Binding of Isaac Review
The Binding of Isaac has put me in a decision loop I have never found myself in. Its game play is a wonderful mixture of rogue-like and Zelda that wholly satisfies my old-school gaming sensibilities. On the other hand, the themes and symbolism in the game genuinely makes me feel uncomfortable. I cannot decide whether to play it again.
During play I’m in heaven, while poor Isaac is wading his way through hell. The Zelda style dungeon, controls, and gameplay work perfectly; but the addition of the following elements make for a truly engaging and unique experience.
The dungeon is randomized in every way. The enemy and item placement, as well as the layout itself, is different every time you play. Sometimes a floor will have a miniboss, personifications of one of the seven deadly sins, and sometimes it won’t. Power- ups are random, and when using them for the first time, their effect I unknown. There might be three locked doors on your floor, but you’ve been given no keys. I don’t see the latter point as a flaw, but more of a fascinating addition to the game’s theme. Life is not fair to Isaac, and the game is not fair to the player. It’s this sort of unpredictability that makes me want to play the game hundreds of more times.
And yet, I am hesitant to boot the game up again. The game makes be uncomfortable. It begins with Isaac’s mother hearing the voice of God ordering her to kill Isaac. Isaac escapes in a trap door in his room, into a dungeon filled with feces, blood, and disturbing monsters. Isaac is naked, and armed only with his tears, that he shoots at enemies, as he must survive this hell and defeat his mother.
The power ups in the game are perhaps the most off-putting of all. Some power-ups provide ongoing benefits: Isaac can piece his skull with a coat hanger to make his tears more powerful. He can use a whipping branch to make him run faster. I won’t go over them all because I think you get the jist. Other power-ups are one time use, and these come in the form of pills. The first time using a pill, you have no idea what its effects will be. Perhaps you can see why I might be uncomfortable playing The Binding of Isaac.
Gamers have a keen ability to separate context from mechanics. This applies to me as well. While actually playing the Binding of Isaac, I can glaze over the context of my situation. I’m dodging bullets, and killing enemies; the fact that those bullets are tears of blood and that those enemies are aborted fetuses can be pushed away. Of course, I am not oblivious to this fact, or unsympathetic to it, but I can appreciate that there is more to this game than meets the eye. I feel that much of this game world may be metaphorical, or symbolic. I do not believe that the game creator is endorsing the killing of children, and that, for me, is the line between smut and art. I think an artist’s intent finds its way to shine through the medium, whether by conscience, or unconscious thought.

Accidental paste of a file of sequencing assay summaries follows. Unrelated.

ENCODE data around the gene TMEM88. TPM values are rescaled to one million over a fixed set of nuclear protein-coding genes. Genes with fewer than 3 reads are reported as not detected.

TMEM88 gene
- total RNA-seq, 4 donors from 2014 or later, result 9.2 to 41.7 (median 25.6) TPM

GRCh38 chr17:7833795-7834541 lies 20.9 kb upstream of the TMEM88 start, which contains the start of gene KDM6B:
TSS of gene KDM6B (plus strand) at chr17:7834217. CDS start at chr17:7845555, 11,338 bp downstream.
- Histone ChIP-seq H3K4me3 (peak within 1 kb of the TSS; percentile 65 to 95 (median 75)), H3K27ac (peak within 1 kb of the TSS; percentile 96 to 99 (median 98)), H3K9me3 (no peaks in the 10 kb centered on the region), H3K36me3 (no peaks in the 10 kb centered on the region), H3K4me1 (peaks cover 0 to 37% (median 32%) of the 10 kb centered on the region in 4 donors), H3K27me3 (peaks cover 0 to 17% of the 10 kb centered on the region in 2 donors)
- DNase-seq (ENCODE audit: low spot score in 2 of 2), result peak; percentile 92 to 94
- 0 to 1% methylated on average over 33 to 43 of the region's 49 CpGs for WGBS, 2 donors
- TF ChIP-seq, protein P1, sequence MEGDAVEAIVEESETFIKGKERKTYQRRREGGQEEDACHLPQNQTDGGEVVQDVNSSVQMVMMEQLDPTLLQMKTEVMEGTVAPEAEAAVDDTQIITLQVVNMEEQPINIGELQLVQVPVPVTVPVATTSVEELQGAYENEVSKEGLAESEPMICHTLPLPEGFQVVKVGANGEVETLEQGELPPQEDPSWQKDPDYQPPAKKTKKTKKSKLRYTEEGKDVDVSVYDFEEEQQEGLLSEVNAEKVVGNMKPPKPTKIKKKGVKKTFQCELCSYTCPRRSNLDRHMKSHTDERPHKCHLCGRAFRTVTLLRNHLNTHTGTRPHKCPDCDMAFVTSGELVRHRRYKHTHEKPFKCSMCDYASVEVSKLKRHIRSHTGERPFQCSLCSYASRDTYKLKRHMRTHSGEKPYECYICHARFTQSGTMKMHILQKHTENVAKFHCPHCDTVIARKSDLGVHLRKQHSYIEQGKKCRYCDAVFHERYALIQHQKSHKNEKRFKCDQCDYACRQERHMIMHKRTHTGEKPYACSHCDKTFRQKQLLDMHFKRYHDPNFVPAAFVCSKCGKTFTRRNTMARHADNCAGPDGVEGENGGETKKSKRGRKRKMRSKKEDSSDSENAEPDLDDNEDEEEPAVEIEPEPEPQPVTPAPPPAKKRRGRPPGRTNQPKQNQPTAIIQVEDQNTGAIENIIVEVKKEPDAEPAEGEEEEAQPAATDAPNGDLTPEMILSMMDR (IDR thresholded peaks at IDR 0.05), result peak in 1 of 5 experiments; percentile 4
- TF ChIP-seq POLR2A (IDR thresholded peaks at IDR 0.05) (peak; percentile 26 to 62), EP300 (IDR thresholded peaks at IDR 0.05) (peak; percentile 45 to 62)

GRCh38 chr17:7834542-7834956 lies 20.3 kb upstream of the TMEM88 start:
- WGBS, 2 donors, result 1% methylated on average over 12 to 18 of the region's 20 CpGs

I don’t think that this game is being malevolent with its theme. I can see it as a biting satire, an examination on religious fanaticism, even an examination of disciplining a child. One message I got from the game that stood out was, that punishing a behavior excessively in a child could cause that child to act out the behavior once pushed too far, or once the fear of the punishment was gone. I do think that this game is a work of art. I have passed several hours in thought over the game’s theme, symbolism, and message, and whether or not it even has a message.
This is not the first time I have taken the time to think about these things for a game, and it is not the first time a game has made me uncomfortable. However, it is the first time I have done both. Usually when game makes me uncomfortable is when it is saying that despicable things like racism, murder, or rape is ok in game, and out in the world. Those games get know, and deserve no, deliberation on my part; I simply never play them again. However, in the case of art, just because I’m uncomfortable with it, doesn’t mean that I wouldn’t want to have experienced it, or have others experience it.
So, do I recommend this game? Not an easy question. The mix of familiar game play concepts is superb, and it provided an amazing amount of game play for its meager price tag. It’s a game I’m glad I experienced, but it is wholly unique, and not for everyone. I recommend at least trying the demo here. The full game is available on Steam.
Rick "Sn@ke" Martin